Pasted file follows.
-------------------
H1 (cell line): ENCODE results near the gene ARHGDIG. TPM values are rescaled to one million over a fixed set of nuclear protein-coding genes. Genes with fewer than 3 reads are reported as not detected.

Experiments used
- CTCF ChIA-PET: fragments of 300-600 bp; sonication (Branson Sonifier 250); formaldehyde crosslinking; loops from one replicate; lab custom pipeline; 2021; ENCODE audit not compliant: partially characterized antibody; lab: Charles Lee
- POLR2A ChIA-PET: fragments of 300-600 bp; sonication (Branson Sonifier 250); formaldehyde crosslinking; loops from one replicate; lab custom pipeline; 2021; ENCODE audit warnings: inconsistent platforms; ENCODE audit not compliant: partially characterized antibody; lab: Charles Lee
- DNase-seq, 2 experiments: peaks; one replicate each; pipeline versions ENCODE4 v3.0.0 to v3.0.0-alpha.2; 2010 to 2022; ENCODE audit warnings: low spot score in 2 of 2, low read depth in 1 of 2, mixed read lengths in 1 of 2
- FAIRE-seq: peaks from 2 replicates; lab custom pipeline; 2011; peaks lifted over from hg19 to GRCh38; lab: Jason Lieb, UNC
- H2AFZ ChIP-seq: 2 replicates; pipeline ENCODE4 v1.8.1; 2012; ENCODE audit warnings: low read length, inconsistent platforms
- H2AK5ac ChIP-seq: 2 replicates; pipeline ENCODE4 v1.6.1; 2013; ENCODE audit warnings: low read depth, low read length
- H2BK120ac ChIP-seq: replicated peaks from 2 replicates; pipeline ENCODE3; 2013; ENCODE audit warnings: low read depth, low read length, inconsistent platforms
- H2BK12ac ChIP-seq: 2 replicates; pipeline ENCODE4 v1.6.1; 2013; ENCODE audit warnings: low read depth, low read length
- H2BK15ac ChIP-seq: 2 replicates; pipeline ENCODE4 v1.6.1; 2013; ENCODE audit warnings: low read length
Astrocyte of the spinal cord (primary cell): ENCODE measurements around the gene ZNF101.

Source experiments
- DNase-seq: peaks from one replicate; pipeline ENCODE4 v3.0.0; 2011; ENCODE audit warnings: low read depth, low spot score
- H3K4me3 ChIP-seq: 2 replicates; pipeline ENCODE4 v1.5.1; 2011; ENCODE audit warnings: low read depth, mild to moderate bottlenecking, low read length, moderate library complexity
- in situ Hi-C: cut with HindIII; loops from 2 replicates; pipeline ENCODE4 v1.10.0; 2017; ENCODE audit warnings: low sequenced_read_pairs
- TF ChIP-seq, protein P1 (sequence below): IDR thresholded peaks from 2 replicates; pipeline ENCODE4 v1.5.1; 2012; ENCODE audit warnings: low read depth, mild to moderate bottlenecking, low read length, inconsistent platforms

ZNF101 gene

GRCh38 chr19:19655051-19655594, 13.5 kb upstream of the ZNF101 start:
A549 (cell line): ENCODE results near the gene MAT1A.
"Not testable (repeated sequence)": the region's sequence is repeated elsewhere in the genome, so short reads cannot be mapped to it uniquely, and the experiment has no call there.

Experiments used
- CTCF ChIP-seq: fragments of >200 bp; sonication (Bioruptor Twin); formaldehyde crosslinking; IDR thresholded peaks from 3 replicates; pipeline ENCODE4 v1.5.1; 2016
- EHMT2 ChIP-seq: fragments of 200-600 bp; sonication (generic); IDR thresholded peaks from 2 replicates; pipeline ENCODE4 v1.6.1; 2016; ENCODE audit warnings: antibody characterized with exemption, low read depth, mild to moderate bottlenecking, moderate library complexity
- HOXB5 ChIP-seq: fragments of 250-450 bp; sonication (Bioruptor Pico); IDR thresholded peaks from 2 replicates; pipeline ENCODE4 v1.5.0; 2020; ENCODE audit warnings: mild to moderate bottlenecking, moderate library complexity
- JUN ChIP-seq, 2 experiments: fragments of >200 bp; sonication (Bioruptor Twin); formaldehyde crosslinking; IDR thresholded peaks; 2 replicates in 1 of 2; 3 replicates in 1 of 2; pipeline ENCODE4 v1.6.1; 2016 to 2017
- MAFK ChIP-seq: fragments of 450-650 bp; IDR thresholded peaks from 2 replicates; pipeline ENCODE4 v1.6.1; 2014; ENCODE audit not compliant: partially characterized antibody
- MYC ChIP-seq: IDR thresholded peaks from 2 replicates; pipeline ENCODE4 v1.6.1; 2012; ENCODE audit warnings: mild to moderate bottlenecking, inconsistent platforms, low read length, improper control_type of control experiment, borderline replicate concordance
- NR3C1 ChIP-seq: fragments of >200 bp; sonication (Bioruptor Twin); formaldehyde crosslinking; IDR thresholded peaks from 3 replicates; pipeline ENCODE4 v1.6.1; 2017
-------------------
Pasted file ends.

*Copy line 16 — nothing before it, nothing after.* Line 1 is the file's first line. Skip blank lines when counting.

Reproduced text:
- in situ Hi-C: cut with HindIII; loops from 2 replicates; pipeline ENCODE4 v1.10.0; 2017; ENCODE audit warnings: low sequenced_read_pairs